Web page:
We just finished hosting our Facebook photo contest, where John Heaney was the winner for “Legally Gini.”

It was great fun because, well, it made fun of me (though a friend called and said, “Is someone going to get fired over this?”). Look, I have four brothers. I learned A LONG time ago to laugh at myself or I’d have been miserable with their constant teasing (my sister isn’t that mean).

But an interesting thing happened halfway through the contest. The wheels began to fall off.

One would think it wouldn’t be a big deal. Post a photo of your CEO, engage your fans to have them use that photo in other photos (a la sad Keanu Reeves), post to the Arment Dietrich Facebook wall, let your fans vote, and the winner gets a Flip camera. Not hard, right?  Well, no.

Turns out, Facebook doesn’t allow you to post photos to a business’s fan page. Who knew? (well, Danny Brown knew). And if you don’t repeat yourselves over and over and over again in your Facebook status updates, people don’t know how the voting works or when the winner is to be announced. And, when voting commences, if the finalists post their photos to their networks and tag your page, it looks like you’re constantly updating your wall to your other friends (which is very annoying). And you can’t announce winners of contests on Facebook (which, thankfully, we figured out before we announced).

So, during our staff meeting yesterday morning, we discussed our Facebook contest key learnings in hopes that you don’t make the same mistakes and execute a flawless program.

  • Have a purpose; ours was to celebrate reaching 1,000 fans by giving back, and we chose a Flip camera as the prize because we believe video humanizes you. Living what we preach.
  • Write one blog post of all rules, guidelines, and dates to launch the contest…and link back to it from your fan page daily.
  • Over-communicate dates, rules, and guidelines. Just when you think you’ve said it too much, say it again. And, for good measure, one more time. Did I mention over-communicate?
  • Don’t require your finalists to crowdsource their votes, unless you use an outside widget, such as Vizu (so they don’t have to like your page to vote). Our goal was simply to have our current fans vote; not to encourage new “likes” to our page.
  • Figure out a way to let your friends and fans know there is a contest happening and they likely will see a lot of updates from you. We did this on a Friday afternoon because we figured people wouldn’t mind so much. We were wrong.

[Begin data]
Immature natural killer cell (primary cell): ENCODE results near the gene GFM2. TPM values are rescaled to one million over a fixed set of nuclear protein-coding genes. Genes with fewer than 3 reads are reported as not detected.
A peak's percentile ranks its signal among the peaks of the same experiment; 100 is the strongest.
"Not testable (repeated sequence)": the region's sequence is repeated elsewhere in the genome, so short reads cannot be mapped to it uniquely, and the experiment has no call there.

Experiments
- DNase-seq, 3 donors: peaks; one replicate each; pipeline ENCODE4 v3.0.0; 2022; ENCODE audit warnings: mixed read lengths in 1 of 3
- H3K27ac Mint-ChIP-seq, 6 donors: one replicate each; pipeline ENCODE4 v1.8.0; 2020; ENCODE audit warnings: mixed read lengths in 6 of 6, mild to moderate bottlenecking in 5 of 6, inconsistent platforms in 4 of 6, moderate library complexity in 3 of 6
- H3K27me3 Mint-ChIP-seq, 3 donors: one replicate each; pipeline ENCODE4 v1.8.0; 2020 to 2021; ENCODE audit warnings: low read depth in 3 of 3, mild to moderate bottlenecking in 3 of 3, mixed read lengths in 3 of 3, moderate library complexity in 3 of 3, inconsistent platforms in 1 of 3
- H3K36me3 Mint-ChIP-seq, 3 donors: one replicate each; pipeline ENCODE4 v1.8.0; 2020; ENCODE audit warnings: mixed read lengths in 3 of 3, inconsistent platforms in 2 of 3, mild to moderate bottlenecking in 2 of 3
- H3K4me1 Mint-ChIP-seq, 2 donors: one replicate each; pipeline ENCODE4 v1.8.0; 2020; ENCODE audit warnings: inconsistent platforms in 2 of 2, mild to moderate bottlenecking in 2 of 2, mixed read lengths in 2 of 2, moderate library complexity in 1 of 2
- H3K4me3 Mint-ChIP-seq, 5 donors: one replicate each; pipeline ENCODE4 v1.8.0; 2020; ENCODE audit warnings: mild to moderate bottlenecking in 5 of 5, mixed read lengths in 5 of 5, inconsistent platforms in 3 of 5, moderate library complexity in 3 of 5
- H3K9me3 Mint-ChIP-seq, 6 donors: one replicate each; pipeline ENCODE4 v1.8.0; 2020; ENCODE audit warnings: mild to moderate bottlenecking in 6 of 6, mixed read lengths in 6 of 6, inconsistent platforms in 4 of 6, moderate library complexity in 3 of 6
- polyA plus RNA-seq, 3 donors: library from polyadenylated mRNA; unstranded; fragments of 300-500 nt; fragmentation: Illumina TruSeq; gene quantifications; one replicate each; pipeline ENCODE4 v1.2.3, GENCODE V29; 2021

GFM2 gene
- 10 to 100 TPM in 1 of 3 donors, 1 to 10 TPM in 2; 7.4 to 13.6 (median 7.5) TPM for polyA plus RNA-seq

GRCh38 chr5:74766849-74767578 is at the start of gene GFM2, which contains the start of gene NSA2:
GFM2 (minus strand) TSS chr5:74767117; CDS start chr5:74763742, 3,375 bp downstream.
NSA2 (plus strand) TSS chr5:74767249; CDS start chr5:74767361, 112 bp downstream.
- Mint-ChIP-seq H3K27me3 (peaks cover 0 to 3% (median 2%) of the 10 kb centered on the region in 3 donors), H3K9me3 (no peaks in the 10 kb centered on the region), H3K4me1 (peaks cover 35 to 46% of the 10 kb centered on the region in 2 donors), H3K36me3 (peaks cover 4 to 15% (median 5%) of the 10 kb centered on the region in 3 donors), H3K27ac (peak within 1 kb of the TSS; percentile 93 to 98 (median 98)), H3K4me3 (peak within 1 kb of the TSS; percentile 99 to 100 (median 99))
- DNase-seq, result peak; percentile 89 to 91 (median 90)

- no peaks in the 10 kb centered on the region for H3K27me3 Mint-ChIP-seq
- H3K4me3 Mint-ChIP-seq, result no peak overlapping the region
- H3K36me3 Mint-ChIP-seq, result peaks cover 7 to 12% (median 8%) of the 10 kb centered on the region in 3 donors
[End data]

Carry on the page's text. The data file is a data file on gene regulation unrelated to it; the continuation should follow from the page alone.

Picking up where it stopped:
• Notify the winner via email or a phone call, get their permission to talk about it, and then say (not announce) who won on Facebook.
  • Know the Facebook guidelines. You can’t post photos directly to the page so use a third-party widget, such as Flickr. Make sure Facebook hasn’t changed the policies by reading the most up-to-date version. And don’t chance it. They can, and will, disable your page.

All-in-all, it was a great contest and lots of fun (my face on a body builder’s body is really pretty funny!) and we had a TON of community engagement. But we also learned that if the contest isn’t executed flawlessly, it won’t matter what kind of prize you give away or how much fun people are having, you’ll end up losing some of your fans.

P.S. Congratulations also to Brice Faubel and Carlos Cruz for being finalists!

Gini Dietrich

Gini Dietrich is the founder, CEO, and author of Spin Sucks, host of the Spin Sucks podcast, and author of Spin Sucks (the book). She is the creator of the PESO Model and has crafted a certification for it in partnership with Syracuse University. She has run and grown an agency for the past 15 years. She is co-author of Marketing in the Round, co-host of Inside PR, and co-host of The Agency Leadership podcast.

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